SNL Ep. 3901 Recap

from Nick Suss

Oct. 1, 2013, 9:41 a.m.

On March 8, 2008, my life changed for the better. On a whim, a friend and I decided to watch Saturday Night Live. I had seen skits from the show before, I’d watched in awe at the Best Of Chris Farley and the Best of Will Ferrell, but never before had I sat down and watched an entire episode. It was an awakening for me. I had never laughed that hard at television, and to this day I don’t think I have. And since that night when Amy Adams invaded my television set, I haven’t missed an episode. 116 consecutive episodes. And I regret nothing. Most college students like to party on Saturday nights. I prefer to watch television’s greatest party. So there is my qualification for this new column. Don’t worry, this is one column I can guarantee will be recurring.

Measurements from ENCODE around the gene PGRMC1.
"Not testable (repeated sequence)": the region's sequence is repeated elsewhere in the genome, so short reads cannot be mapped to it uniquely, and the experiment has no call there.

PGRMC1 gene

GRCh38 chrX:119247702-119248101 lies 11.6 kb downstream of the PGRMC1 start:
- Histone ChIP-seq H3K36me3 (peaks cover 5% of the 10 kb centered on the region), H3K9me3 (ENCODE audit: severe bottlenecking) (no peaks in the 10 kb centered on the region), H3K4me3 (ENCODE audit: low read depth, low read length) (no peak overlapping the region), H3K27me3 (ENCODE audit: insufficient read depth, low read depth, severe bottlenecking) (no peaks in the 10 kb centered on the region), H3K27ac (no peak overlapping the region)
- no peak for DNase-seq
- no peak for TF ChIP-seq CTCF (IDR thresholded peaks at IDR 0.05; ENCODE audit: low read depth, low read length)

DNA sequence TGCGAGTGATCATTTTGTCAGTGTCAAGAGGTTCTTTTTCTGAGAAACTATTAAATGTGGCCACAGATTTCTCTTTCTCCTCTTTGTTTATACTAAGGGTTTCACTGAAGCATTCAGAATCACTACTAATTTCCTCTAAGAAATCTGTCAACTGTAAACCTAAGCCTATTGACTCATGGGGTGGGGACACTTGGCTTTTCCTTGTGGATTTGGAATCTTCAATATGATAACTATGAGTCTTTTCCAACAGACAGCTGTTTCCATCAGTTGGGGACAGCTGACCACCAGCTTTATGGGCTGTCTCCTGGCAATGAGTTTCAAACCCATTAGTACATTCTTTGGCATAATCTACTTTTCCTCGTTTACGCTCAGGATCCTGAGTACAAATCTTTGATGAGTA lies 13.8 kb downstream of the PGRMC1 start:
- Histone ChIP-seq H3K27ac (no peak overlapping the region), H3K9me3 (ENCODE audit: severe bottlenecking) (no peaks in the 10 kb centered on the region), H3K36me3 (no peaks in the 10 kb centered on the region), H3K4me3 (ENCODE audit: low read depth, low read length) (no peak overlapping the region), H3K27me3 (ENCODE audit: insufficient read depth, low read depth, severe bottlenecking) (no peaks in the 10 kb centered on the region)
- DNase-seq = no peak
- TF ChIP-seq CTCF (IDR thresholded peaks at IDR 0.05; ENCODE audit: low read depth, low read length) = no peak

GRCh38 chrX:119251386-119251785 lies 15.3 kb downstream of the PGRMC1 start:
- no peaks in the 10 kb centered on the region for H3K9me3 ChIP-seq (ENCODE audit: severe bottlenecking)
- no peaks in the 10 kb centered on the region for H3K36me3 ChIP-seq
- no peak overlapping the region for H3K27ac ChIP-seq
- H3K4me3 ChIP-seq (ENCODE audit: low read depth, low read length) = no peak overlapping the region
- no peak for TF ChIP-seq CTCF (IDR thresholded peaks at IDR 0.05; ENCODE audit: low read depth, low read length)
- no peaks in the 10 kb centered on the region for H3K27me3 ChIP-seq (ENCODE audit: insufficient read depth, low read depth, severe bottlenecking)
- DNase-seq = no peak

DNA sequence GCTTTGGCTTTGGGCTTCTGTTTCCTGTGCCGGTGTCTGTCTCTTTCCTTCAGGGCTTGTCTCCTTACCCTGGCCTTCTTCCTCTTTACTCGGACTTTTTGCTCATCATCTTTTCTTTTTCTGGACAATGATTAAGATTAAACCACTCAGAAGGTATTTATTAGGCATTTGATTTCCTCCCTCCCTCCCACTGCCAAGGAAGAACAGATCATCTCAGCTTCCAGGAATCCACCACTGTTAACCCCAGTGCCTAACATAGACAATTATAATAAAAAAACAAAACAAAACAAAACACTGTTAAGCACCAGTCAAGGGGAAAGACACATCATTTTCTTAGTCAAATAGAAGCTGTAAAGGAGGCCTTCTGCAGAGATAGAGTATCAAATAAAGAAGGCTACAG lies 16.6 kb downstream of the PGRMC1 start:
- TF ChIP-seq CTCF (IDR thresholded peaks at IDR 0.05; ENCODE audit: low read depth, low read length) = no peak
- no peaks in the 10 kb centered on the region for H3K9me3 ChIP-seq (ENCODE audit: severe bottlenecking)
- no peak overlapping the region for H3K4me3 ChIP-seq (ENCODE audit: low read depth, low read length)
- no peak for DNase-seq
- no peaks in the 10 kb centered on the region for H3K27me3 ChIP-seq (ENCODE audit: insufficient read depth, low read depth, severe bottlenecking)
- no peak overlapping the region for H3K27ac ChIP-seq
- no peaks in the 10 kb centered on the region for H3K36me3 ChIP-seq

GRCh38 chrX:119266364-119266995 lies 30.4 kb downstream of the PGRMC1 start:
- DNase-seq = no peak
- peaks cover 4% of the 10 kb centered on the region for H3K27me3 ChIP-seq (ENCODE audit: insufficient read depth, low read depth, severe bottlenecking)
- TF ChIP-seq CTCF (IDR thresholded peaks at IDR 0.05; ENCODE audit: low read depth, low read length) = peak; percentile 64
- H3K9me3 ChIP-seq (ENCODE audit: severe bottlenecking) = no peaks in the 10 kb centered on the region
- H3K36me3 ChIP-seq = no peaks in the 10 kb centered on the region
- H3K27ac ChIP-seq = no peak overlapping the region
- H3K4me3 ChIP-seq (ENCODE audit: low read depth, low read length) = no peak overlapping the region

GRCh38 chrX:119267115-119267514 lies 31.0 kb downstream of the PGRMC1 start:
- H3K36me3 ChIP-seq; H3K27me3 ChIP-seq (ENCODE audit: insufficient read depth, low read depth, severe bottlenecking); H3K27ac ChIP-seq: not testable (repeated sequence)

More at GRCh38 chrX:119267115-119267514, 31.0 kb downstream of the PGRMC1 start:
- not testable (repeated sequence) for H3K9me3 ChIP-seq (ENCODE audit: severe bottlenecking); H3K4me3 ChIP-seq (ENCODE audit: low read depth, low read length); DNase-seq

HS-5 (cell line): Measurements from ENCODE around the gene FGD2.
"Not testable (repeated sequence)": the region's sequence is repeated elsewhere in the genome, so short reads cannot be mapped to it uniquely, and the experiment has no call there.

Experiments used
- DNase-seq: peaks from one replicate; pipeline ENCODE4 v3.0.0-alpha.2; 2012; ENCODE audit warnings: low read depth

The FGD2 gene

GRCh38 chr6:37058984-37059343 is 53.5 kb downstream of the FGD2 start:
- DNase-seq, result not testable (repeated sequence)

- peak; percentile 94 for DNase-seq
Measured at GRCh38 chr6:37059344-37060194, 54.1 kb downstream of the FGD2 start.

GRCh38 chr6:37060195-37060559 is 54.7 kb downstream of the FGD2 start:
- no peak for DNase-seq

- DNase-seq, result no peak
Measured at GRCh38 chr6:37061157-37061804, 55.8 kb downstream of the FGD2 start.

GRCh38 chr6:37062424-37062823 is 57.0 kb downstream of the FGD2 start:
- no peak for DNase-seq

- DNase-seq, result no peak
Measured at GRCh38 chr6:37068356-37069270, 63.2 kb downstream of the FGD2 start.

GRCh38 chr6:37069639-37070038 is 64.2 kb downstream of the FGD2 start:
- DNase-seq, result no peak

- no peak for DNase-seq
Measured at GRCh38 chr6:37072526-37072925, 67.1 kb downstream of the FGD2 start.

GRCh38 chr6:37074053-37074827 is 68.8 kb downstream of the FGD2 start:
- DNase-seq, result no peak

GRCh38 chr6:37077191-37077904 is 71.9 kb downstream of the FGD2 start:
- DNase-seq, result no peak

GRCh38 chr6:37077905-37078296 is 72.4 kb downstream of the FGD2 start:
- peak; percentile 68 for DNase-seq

Tina Fey rejoined her former brethren at Studio 8-H Saturday, and I have to be honest, the episode reminded me of just how little I think of Tina Fey as a performer. Don’t get me wrong, she may just be the best comedy writer in the world, (Disagree? Watch 30 Rock.) but as a performer she leaves a lot to be desired. She even hinted at it in her monologue. Over her years at SNL, she never established a recurring character worthy of mention. She had Palin, but Bobby Moynihan in a wig and a dress could have gotten laughs as Palin. Seriously, the writing for those skits was so good that Tina Fey just looked excellent because she got the voice write. In my opinion, Kristen Wiig would have done even better. But Tina made it iconic. Her impression was iconic for the same reason that this week’s episode was exceedingly well executed: when Tina Fey is on stage, everyone else elevates their game. Even thinking of 30 Rock, Fey was nowhere near the funniest performer, but the best scenes always had her in them. She is so good at making people feed off of her that other actors and actresses are better around her. And because of that, this episode was fantastic. Maybe I’d just been waiting for so long for the show to return that I couldn’t fathom a bad episode, but I don’t think that was so. I generally know a bad episode when I see it. This was not one.